Financial uncertainty in the UK, partly as a result of Brexit, makes the ‘cheap deals’ offered by cosmetic surgery clinics in other countries very attractive. Yet conveniently, there is no mention of the many possible complications as a result of having cosmetic surgery abroad.

Sales-driven surgery: often patients will see a representative of the clinic in the UK and believe that gives them a degree of security. However, this representative is usually a broker or salesperson, driven by financial considerations alone.

A common reason that people are left unsatisfied or in a worse state after cosmetic surgery is that they were medically or psychologically unsuited for a particular procedure – the broker has neither the professional ability or desire to evaluate patients properly. A UK plastic surgeon should have the training and experience required to evaluate a patient properly and turn that patient away if they feel that surgery is not the best option for them at that time.

Informed consent and time to consider: in the UK, we are duty-bound to give patients enough information regarding the procedure that they can make an informed decision about whether to go ahead. No salesperson or non-medical professional can provide that. And, once the patient has committed to surgery and flown to another country, the pressure on them to go ahead often means that they proceed with misgivings.

Paying for peace of mind: the price of cosmetic surgery in the UK may seem more expensive at first glance than the deals offered by clinics abroad, but do you know what you’re paying for? A reputable plastic surgeon in the UK will typically be a member of the independent plastic surgery organisations that charge membership fees – these organisations carry out annual safety audits and are committed to ensuring patient safety.

Your UK surgeon will also be performing your surgical procedure in a private hospital and this makes up a significant part of the cost. These private hospitals and clinics are under a legal obligation to meet certain standards of quality and safety and they are inspected by the Care Quality Commission in England and similar bodies in Scotland, Wales and Northern Ireland.

Furthermore, your UK plastic surgeon will be paying for medical insurance that covers potential complications arising from surgery. Cosmetic surgery tourism patients often find that there is no recourse if something goes wrong and no provision for follow-up care or further surgery.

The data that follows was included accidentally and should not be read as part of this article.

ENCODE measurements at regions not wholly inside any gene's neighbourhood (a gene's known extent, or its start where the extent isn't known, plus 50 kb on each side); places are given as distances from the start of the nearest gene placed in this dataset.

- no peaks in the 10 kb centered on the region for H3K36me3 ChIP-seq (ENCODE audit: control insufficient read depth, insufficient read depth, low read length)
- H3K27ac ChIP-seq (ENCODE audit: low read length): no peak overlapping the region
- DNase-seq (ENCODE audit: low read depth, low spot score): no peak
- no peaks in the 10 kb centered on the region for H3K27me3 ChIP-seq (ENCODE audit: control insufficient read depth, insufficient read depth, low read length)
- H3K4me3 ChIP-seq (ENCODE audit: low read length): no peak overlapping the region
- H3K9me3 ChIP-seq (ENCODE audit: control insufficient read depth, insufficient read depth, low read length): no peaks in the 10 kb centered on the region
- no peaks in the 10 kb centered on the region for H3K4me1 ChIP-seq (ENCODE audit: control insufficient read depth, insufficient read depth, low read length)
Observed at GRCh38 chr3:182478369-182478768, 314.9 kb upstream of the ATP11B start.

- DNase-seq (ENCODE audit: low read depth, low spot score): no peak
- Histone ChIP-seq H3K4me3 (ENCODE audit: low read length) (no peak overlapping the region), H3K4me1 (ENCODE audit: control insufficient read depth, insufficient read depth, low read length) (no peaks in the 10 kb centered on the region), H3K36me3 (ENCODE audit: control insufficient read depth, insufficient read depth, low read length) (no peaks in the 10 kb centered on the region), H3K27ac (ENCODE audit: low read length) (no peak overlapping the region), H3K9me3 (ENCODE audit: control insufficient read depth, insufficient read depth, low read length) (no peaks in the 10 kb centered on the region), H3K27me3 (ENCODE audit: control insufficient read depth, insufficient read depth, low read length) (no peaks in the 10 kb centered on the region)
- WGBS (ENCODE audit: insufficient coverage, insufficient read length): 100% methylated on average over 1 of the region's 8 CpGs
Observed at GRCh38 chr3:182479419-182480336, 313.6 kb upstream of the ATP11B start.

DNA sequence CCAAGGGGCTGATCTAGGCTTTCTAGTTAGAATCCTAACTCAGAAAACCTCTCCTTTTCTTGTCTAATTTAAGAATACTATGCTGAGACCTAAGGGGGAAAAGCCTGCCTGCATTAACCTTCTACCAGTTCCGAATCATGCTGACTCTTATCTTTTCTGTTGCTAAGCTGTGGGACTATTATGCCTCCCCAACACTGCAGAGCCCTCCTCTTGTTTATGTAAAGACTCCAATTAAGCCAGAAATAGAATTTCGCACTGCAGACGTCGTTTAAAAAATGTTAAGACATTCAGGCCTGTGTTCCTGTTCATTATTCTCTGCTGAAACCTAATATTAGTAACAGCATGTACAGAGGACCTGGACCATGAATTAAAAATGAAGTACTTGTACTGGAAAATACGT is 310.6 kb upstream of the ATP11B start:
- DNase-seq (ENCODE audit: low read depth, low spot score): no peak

Aftercare and follow-up: I’m a firm believer that the recovery process after a cosmetic surgery operation can be as important as the surgery itself in terms of patient satisfaction and optimal results. Any surgery carries risk, which is why it is essential to have your surgeon and their team on hand to deal with any possible complications. Infection is a common complication, often compounded by flying too soon after surgery, and needs to be carefully monitored, which is just not possible from abroad. If you do need to return for further surgery, then those costs are usually not included.

The burden on the NHS

Presented at the BAAPS meeting, was a study of patients presenting at one NHS hospital in London, with injuries resulting from cosmetic surgery abroad. Half of the complications treated at the Royal Free Hospital, London resulted from infection, with breast augmentation patients losing their nipples or tummy tuck patients requiring massive skin grafts as a result of dead and dying tissue. The cost to the hospital, from just 21 patients, was in excess of £282,000, with an average cost of £13,500 per patient.

An increasingly cash-strapped and over-burdened NHS may decide to make patients pay for any procedures arising out of botched surgery overseas in the future, meaning that ‘cheap deal’ could come with a significant and unwelcome additional cost.